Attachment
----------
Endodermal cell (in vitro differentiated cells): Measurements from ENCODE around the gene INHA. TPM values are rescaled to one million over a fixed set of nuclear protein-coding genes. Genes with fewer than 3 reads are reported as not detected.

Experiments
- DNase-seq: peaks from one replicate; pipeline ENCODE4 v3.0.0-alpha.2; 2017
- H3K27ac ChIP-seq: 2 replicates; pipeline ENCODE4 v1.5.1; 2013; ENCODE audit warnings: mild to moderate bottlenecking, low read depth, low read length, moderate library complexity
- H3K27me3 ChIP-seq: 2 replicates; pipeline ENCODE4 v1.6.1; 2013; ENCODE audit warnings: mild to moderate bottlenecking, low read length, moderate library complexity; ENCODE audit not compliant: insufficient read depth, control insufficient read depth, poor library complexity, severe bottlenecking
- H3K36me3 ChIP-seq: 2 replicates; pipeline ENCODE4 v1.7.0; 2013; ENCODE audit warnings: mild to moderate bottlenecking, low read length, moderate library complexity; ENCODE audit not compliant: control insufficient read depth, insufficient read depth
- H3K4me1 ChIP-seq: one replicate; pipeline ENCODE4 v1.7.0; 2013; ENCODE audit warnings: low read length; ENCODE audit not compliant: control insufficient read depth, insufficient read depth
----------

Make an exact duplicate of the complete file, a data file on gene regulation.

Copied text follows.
Endodermal cell (in vitro differentiated cells): Measurements from ENCODE around the gene INHA. TPM values are rescaled to one million over a fixed set of nuclear protein-coding genes. Genes with fewer than 3 reads are reported as not detected.

Experiments
- DNase-seq: peaks from one replicate; pipeline ENCODE4 v3.0.0-alpha.2; 2017
- H3K27ac ChIP-seq: 2 replicates; pipeline ENCODE4 v1.5.1; 2013; ENCODE audit warnings: mild to moderate bottlenecking, low read depth, low read length, moderate library complexity
- H3K27me3 ChIP-seq: 2 replicates; pipeline ENCODE4 v1.6.1; 2013; ENCODE audit warnings: mild to moderate bottlenecking, low read length, moderate library complexity; ENCODE audit not compliant: insufficient read depth, control insufficient read depth, poor library complexity, severe bottlenecking
- H3K36me3 ChIP-seq: 2 replicates; pipeline ENCODE4 v1.7.0; 2013; ENCODE audit warnings: mild to moderate bottlenecking, low read length, moderate library complexity; ENCODE audit not compliant: control insufficient read depth, insufficient read depth
- H3K4me1 ChIP-seq: one replicate; pipeline ENCODE4 v1.7.0; 2013; ENCODE audit warnings: low read length; ENCODE audit not compliant: control insufficient read depth, insufficient read depth